ToDo List Ethereum Dapp (Step5) | Build a smart contract client with Truffle Contract

This tutorial is part of the series ToDo List Ethereum Dapp. It is the Step 5. Tutorials already published:

In the last episode of this series we used web3 to setup a basic infrastructure to communicate with the blockchain from the frontend. That’s useful, but web3 only allow us to hit the native APIs of Ethereum.

In this tutorial we will use the Truffle Contract npm package to parse our smart contract and build a javascript object capable of calling the functions of our smart contract.

Under the hood, Truffle Contract will still use web3 to transport requests to the Ethereum blockchain.

IMPORTANT: the below instructions assume you have completed this series until step4. If that is not the case, you can simply start from the code of step4. For this, download the repo of eattheblocks, copy paste the special-episode-1/step4 folder to special-episode-1/step5 and start from there.

Fix web3 version

Unfortunately I realized that the newer versions of web3 (1.0+) have some compatibility issues with Truffle Contract, so we will downgrade it.

Install the web3 npm package as a dev dependency (you will understand why its a dev dependency in the next tutorial when we refactor with babel):

npm install -D web3@0.19.0

Now, overwrite app/vendor/web3.min.js by node_modules/web3/dist/web3.min.js.

Finally, in app/js/index.js, replace this:

web3 = new Web3('http://localhost:8545');  

By this:

web3 = new Web3(new Web3.providers.HttpProvider('http://localhost:9545'));  

Install Truffle Contract

We are going to install a specific version of Truffle Contract which is compatible with the version of web3 we are using:

npm install -D truffle-contract@3.0.1

Then copy and paste the minified version of the source code:

cp node_modules/truffle-contract/dist/truffle-contract.min.js app/vendor

By the way, Truffle Contract used to have its own repo on Github, but it has been moved to the main repo of Truffle, following a decision of the Truffle team to adopt the monorepo approach. The old version of Truffle we installed is only available in the old repo. But with the npm installation you should not need to look there anyway.

Now add Truffle Contract to the index.html file, just below web3:

<script src="app/js/vendor/web3.min.js"></script>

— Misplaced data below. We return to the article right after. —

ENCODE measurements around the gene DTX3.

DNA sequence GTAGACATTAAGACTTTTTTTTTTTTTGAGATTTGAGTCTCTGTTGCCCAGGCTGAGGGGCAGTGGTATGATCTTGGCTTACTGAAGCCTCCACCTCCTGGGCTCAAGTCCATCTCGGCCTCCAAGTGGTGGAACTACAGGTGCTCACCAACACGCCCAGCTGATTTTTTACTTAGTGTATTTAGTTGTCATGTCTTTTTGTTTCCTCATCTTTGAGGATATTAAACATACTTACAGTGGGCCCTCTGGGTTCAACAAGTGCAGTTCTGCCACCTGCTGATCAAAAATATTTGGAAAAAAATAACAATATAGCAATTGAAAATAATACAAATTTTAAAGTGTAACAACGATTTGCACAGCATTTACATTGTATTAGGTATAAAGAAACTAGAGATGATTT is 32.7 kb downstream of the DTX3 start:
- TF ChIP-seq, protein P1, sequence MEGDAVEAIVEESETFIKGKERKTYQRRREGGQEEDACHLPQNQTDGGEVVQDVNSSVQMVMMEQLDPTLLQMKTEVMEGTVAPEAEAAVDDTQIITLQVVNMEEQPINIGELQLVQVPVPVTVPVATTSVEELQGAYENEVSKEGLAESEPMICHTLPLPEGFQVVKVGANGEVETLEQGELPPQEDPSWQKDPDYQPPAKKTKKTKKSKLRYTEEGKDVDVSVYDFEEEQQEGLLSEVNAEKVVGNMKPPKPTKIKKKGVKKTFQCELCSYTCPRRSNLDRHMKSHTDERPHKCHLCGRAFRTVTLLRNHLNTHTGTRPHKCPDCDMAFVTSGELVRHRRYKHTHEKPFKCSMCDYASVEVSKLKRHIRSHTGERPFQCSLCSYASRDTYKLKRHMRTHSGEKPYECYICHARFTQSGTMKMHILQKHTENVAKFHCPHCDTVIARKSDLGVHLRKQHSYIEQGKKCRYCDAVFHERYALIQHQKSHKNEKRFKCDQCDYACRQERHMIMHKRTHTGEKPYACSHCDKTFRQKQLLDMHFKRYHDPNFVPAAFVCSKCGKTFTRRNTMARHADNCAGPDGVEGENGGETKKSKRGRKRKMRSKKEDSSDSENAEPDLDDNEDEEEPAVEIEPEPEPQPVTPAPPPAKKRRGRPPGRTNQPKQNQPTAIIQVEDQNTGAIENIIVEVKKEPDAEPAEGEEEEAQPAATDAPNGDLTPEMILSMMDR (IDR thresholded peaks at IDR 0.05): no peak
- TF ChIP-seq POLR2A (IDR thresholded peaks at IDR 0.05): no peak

<script src="app/js/vendor/truffle-contract.min.js"></script>

Import the compiled artifact of the smart contract

We need to access the compiled artifact of the smart contract from the frontend. For now we will just follow the easiest way which is to copy and paste the artifact into our javascript file. Yes, that’s not very elegant, but we will improve on that during the next video.

Let’s first start a truffle console with a local development blockchain running:

truffle develop

Then deploy the contract with the migrate command, executed inside the truffle console just started before:

migrate

Now you should have a compiled artifact in build/contract/ToDo.json. Copy this file into app/index.js, and assign the json object to a variable:

artifact = {
  "contractName": "ToDo",
  "abi": [
    {
   ...
   ...

Its critical that you copy this file AFTER running migrations, otherwise the networks key containing the address of the deployed smart contract will be empty.

Create contract abstraction

A contract abstraction is a generic object that knows about the functions a specific smart contract, and can create contract instances.

Let’s create a Truffle Contract abstraction using the artifact variable we just created. We will also set the web3 provider. Later when we will create a contract instance, this web3 provider will be the transport used to communicate with the blockchain:

abstraction = new TruffleContract(artifact);
abstraction.setProvider(web3.currentProvider);

Create a contract instance

A contract abstraction only knows about the functions of a smart contract, but it cannot communicate with any deployed instance of a smart contract. For this we need a contract instance. We will create a contract instance using:

  • the contract abstraction we just created
  • the address of the deployed smart contract.

First we need to find the address of the deployed instance of our smart contract on the blockchain. For this we will use the compiled artifact that we imported into our javascript file before. One of the entry of the json object contains all the addresses of the deployed instances of the smart contract. Let’s grab the address of the first deployed smart contract:

network = Object.keys(artifact.networks)[0];                                                                       
address = artifact.networks[network].address;  

Then we use this address to create a contract instance:

abstraction.at(address)
.then((todo) => {
  console.log(todo);
});

Then open a new terminal window and start the nodejs server that will serve the frontend:

npm start

Now, you can load the frontend in a new browser tab at http://localhost:3000.

Open the Javascript console. You should something similar to this:

TruffleContract {constructor: ƒ, abi: Array(5), contract: h, TaskCreated: ƒ, createTask: ƒ, …}

You can now delete the console.log() statement.

Test that the contract instance work

We want to make sure that the contract instance we just created is actually able to communicate with the blockchain.

For that, execute the getTaskIds() of the smart contract, using the todo variable we just created:

abstraction.at(address)
.then((todo) => {
  todo.getTaskIds()
  .then((taskIds) => {
    console.log(taskIds);
  });
});

You should see an empty array [] in the Javascript console.

Congrats, you can now call the functions of our smart contract with web3 and Truffle Contract! In the next video we will refactor our code with ES6/7 and babel.

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